On April 6, 2021, Yahoo Answers (YA) announced it would be shuttering its doors and taking 15 years of content offline today, May 4, 2021. It’s a clumsy end to a promising beginning for the infamous and storied platform.
Often the target of memes, ridicule and trolling, for many years YA became a lightning rod for what was wrong with the internet. Internet denizens have come out in full force to share their favorite one-liners and memories from a long and illustrious history.
A look back at the rise and gradual fall of YA is invariably linked to the mismanagement of Yahoo as a corporation, just as much as the mismanagement of the platform itself. It’s also another failed example in the Q&A space that was already littered with failed companies, poor business models and wayward investments.
But before we dive into what went so horribly wrong in the questions and answers space, let’s take a look back to the early days of YA. There are many clues there as to what was to come.
The origin of Yahoo Answers
Yahoo was founded in 1994 by founders Jerry Yang and David Filo. As one of the early pioneers of the Internet, Yahoo provided the first “directory” of all websites on the internet and had the endearingly innocent name of “Jerry and David’s Guide to the World Wide Web.” Early Yahoo more resembled a really well-organized Windows File Explorer for websites than today’s page-rank based search engines.
The directory was managed by humans with a hierarchy created and curated by humans. To be placed in the directory, website owners would submit their domain names to a group of 20 “classifiers” that all sat in a room together and attempted to provide consistency to Yahoo’s ontology. It was a model that was painstakingly curated and replete with value while also being a model that was infinitely unscalable as the internet grew. Surprisingly, Yahoo Directory would last a full 20 years before finally being shut down in 2014.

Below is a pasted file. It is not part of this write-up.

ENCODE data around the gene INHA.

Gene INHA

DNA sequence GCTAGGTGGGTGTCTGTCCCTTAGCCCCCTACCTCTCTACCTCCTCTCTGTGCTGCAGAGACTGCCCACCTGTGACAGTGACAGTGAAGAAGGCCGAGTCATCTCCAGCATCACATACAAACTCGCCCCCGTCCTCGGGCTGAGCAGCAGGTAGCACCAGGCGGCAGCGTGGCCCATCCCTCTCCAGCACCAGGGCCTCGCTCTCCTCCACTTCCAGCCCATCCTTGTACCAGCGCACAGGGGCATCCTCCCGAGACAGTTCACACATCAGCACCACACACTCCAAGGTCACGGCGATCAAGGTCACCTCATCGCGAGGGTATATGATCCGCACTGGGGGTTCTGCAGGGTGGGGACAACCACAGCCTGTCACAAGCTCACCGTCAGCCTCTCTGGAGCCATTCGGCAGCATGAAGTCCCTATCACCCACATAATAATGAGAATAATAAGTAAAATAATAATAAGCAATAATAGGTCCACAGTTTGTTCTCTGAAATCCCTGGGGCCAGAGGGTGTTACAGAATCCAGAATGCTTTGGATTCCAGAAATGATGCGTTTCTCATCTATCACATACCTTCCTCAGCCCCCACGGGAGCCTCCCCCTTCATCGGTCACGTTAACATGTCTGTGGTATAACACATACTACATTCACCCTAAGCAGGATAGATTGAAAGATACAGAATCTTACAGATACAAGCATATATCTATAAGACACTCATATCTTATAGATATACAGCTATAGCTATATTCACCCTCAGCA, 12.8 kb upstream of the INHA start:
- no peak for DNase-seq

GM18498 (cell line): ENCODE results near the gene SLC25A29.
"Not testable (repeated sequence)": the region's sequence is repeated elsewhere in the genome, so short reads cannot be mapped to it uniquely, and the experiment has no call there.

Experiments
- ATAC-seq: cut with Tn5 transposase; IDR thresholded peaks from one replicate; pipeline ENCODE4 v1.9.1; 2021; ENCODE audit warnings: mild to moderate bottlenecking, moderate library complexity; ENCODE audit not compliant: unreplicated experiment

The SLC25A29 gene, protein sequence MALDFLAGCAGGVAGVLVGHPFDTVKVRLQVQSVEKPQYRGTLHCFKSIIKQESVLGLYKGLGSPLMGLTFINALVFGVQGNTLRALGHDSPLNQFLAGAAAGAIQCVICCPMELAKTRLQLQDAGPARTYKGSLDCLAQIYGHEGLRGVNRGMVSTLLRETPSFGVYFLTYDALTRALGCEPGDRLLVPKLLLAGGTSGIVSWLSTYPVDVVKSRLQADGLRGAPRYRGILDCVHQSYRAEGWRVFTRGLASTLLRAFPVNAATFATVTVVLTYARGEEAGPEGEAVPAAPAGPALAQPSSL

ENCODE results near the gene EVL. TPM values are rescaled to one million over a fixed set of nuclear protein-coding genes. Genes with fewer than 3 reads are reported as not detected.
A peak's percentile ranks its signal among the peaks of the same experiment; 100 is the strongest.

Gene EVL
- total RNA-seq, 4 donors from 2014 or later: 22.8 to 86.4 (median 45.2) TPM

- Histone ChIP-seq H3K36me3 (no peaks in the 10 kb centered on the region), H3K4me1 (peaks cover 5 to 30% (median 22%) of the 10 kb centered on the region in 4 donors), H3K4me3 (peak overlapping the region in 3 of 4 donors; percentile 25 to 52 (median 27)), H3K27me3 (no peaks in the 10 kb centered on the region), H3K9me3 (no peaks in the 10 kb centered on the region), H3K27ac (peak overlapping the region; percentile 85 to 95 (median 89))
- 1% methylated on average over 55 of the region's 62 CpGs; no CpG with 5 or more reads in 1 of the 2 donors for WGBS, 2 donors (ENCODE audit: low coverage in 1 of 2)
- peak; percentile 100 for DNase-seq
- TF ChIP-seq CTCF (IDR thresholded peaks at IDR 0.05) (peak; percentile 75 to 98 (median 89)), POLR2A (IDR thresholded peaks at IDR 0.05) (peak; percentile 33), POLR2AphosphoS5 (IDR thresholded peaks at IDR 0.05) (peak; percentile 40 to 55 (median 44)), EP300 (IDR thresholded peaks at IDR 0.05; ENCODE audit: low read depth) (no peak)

Yahoo grew rapidly over its first 10 years and quickly became a web portal offering diversified services. One of those services, Yahoo Answers, would officially launch in 2005 with immediate traction. Users flocked to the new Q&A service from the early days of its beta and quickly made it the second largest reference website in the world behind only Wikipedia. Yahoo heavily promoted the service in its search engine, and the ease of use and sense of community contributed to strong early growth numbers. At one point in June of 2006, YA could count .044% of all internet users as a monthly visitor. That’s an astounding number for a website that had its beta launch just one year prior.
The premise of YA, like similar websites that came before and after it, was to assume that a group of people could do a better job finding information on the internet than a single individual or the best of search engines. Additionally, the baseline principle of YA was that most knowledge was stuck locked away in peoples’ heads instead of on the internet and needed a way to come out. Conceptually, human knowledge was, and still is, more of an iceberg than a container ship.
What contributed to Yahoo Answers’ early growth numbers?
The popularity of YA skyrocketed for a number of reasons. Its simplicity was an asset to start. YA provided their users a place to ask more complex questions, questions that required personal or professional experiences, human empathy, and the ability to apply reasoning to a challenging problem. These are all things computers and search engines were unable to do at the time, and, for the most part, still can’t.
In the early days, Yahoo threw a lot of weight behind marketing and celebrity influencers, bringing on guests like Stephen Hawking and Bono to ask questions. Hawking’s question “How can the human race survive the next 100 years?” garnered over 25,000 answers.